Friday, July 10, 2020 - Toulouse. An international research team in psychology has studied the roots of punishment. According to their findings, we tend to confront norm violators when we have more to gain from punishment. Inversely, we choose to gossip or avoid confrontation when we have more to lose from the retaliation.
A key challenge to cooperation involves dealing with those who violate societal norms. Humans are willing to punish such offenders, and they can do so in multiple ways: by confronting them, by gossiping about them, or by excluding them. How prevalent are these reactions? And what aspects of our psychology predict whether we will confront an offender or use a more indirect way to condemn their behavior?
An international research team of psychologists: Catherine Molho (IAST), Joshua Tybur, Paul Van Lange, and Daniel Balliet (VU Amsterdam) studied the psychological roots of punishment in a longitudinal survey of everyday interactions. Their findings, published in the prestigious journal Nature Communications, show how situational, relational, and emotional factors relate to when and how people punish norm violations.
According to the authors, people consider two types of information when deciding how to punish offenders. First, if the benefits of changing norm-violating behaviors are sufficiently high, then people use more confrontational, direct punishment. Second, if the costs of potential retaliation from offenders are sufficiently high, then people use more covert, indirect punishment.
To test these ideas, the researchers documented experiences of norm violations in a large community sample in the Netherlands across two weeks. Participants responded to daily assessments in which they described norm violations that they had experienced or witnessed—such as antisocial behaviors, road rage incidents, sexual harassment, and offensive remarks. They also answered questions about their relationship with offenders and victims, and their emotional and punishment responses to the norm violations.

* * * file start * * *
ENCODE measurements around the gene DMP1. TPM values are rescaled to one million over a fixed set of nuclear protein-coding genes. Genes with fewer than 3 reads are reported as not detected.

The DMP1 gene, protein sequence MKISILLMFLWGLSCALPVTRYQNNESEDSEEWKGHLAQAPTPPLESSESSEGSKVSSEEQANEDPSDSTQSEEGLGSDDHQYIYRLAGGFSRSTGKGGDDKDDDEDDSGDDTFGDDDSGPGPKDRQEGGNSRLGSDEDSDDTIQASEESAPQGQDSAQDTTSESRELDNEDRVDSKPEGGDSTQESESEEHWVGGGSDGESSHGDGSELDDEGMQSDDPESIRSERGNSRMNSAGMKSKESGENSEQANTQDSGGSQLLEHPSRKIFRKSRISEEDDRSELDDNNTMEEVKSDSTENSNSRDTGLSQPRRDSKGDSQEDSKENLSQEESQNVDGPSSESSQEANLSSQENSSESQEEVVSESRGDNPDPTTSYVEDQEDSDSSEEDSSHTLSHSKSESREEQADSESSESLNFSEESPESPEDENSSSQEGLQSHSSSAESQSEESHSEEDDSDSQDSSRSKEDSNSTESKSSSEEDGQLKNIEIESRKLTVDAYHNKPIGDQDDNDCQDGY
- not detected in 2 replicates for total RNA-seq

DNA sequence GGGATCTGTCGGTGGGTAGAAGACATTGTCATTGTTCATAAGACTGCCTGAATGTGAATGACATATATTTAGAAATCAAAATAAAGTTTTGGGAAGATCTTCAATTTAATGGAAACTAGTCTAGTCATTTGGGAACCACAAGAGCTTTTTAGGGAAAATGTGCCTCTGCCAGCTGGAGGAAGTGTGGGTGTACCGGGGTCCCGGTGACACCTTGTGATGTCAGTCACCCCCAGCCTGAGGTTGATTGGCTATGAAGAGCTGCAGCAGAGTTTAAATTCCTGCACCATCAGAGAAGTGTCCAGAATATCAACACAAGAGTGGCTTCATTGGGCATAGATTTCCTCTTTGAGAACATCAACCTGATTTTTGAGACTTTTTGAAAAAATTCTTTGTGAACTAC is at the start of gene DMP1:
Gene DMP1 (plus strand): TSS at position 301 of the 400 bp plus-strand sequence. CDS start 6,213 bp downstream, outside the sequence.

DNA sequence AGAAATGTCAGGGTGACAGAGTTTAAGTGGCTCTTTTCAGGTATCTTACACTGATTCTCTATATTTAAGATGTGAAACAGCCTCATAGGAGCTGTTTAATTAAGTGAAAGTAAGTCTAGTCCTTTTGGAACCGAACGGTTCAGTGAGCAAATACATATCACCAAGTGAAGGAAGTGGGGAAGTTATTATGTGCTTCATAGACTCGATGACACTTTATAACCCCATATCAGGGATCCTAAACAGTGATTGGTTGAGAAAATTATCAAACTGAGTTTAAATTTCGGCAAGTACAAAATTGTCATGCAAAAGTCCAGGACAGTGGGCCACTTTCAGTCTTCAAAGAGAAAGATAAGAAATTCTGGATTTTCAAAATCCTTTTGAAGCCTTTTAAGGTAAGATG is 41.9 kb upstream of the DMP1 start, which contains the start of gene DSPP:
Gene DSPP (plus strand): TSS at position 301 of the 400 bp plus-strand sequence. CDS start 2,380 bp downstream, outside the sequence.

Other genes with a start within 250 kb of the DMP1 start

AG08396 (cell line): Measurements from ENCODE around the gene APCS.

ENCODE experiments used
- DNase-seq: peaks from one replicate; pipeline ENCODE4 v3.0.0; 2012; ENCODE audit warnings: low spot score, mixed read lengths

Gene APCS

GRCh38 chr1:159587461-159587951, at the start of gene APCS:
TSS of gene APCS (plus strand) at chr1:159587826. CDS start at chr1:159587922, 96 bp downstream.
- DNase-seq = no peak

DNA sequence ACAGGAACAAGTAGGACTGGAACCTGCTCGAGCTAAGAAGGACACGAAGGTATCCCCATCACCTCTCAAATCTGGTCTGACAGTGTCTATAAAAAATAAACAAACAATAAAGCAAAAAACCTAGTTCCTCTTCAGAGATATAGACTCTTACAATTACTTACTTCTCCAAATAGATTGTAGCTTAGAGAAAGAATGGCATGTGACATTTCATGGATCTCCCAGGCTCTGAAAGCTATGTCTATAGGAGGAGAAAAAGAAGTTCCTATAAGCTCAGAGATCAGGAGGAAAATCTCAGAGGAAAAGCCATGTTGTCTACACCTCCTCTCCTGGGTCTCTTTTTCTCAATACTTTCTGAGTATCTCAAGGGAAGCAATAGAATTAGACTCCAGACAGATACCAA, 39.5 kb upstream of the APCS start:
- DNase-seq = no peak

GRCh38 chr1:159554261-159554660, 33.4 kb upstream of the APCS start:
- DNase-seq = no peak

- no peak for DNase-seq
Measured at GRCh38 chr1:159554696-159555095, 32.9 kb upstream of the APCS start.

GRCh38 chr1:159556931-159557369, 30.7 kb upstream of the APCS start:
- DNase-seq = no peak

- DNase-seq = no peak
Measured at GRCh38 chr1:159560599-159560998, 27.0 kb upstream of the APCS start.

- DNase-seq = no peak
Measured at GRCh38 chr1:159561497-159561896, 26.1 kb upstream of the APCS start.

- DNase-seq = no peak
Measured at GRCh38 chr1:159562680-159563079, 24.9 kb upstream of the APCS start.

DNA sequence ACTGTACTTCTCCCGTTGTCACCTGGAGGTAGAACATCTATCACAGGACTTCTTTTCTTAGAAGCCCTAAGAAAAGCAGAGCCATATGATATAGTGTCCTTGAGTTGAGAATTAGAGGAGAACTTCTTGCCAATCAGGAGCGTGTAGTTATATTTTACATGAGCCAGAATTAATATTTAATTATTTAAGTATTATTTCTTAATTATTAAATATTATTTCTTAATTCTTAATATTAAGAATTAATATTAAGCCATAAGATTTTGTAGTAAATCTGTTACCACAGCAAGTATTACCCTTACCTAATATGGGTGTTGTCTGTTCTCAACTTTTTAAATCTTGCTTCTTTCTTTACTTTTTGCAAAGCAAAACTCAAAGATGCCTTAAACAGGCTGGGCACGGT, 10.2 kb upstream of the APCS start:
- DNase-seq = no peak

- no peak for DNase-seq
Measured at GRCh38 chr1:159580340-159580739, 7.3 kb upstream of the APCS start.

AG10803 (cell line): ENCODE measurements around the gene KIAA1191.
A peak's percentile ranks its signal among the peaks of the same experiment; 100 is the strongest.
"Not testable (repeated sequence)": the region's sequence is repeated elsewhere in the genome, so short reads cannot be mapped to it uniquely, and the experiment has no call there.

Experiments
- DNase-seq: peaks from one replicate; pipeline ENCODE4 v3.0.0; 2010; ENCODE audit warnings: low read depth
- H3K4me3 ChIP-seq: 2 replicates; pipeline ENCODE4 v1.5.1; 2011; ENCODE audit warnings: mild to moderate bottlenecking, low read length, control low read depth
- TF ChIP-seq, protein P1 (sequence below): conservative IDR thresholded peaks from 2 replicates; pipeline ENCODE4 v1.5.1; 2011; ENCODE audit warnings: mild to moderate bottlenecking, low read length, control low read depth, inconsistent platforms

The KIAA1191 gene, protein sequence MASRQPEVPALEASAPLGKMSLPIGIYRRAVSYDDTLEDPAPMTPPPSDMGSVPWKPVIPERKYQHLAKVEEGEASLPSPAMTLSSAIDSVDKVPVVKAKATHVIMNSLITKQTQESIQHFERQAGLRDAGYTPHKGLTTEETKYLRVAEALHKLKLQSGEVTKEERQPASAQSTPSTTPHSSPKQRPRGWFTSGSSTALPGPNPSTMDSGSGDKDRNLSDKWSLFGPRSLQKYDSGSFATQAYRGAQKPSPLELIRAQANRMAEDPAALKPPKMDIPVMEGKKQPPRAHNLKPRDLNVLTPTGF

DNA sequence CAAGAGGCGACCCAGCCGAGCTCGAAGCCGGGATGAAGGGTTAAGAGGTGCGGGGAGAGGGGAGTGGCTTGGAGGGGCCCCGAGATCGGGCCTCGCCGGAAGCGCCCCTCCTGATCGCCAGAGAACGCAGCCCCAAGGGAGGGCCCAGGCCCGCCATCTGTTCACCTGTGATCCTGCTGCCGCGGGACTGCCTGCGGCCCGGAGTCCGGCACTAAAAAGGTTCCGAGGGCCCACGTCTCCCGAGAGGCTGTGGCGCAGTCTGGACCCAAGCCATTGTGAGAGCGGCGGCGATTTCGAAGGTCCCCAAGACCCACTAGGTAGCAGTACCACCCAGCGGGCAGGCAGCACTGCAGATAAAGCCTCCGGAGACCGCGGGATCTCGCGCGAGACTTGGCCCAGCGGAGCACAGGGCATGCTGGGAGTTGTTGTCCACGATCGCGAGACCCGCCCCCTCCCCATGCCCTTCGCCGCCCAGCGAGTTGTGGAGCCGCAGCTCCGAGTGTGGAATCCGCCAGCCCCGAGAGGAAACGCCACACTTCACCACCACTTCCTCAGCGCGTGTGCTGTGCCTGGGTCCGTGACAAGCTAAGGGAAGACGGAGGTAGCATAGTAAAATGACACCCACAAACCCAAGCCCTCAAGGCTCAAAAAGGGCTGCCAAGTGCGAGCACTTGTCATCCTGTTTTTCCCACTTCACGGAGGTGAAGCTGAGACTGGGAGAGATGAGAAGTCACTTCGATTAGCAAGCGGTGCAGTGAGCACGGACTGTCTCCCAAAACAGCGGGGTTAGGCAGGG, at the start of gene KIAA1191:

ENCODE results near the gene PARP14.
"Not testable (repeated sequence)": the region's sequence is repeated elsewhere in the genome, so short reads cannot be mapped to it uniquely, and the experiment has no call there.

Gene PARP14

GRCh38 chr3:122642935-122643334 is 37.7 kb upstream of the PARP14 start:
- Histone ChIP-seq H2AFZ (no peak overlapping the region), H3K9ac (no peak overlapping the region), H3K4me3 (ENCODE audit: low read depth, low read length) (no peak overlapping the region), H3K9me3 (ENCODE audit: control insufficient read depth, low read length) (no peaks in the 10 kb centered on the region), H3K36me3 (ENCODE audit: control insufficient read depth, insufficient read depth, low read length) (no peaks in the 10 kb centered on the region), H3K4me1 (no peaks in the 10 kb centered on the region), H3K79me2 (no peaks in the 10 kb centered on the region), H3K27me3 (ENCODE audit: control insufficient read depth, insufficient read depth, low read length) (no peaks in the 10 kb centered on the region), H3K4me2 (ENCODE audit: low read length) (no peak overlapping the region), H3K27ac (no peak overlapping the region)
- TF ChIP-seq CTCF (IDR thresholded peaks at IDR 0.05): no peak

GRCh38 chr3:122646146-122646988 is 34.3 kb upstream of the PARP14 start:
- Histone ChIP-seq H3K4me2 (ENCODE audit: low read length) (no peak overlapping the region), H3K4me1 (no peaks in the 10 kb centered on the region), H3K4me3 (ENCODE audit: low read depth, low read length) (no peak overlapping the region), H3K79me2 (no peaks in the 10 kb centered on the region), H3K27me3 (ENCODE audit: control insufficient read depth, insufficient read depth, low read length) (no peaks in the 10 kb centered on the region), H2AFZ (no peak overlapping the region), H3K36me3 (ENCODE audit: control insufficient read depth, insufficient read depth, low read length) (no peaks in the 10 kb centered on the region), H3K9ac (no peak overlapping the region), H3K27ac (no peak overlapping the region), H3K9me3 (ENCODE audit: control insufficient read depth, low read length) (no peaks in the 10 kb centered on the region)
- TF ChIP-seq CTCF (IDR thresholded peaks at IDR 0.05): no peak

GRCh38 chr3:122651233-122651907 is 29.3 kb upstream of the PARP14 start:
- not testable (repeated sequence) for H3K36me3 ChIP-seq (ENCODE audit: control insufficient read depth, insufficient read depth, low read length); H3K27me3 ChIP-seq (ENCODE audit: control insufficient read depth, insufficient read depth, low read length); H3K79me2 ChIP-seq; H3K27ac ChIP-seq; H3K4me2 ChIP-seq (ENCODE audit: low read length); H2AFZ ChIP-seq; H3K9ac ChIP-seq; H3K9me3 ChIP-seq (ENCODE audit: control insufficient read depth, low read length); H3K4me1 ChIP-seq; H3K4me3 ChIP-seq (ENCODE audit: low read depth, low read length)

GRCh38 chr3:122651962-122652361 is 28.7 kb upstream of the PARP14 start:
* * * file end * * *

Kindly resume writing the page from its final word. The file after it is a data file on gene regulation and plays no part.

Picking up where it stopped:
Much experimental research using laboratory tasks suggests that people readily punish norm violators. Our results suggest that, in daily life contexts, punishment does not always take the form of confrontation. Findings showed that people were more confrontational when they had more to gain from punishing – when they valued their relationship with the offender and when they had been personally harmed. People instead used more gossip and social avoidance when they had more to lose from retaliation – when a norm violation was very severe or when they dealt with powerful offenders. Feelings of anger motivated all types of punishment, but feelings of disgust motivated gossip and distancing from offenders.
These findings may help us understand long-observed phenomena, such as limited bystander intervention in the face of severe violations, or the extensive use of gossip to keep the powerful in check. They can also help address new challenges, such as widespread moral outrage and public shaming on social media.
Catherine is a psychologist studying human cooperation, morality, and the role of emotions in decision-making. She draws upon insights from social and evolutionary psychology, behavioral economics, and evolutionary biology to better understand the factors underlying cooperative and punitive decisions. In her work, she uses decision-making experiments, questionnaires, and intensive experience sampling methods.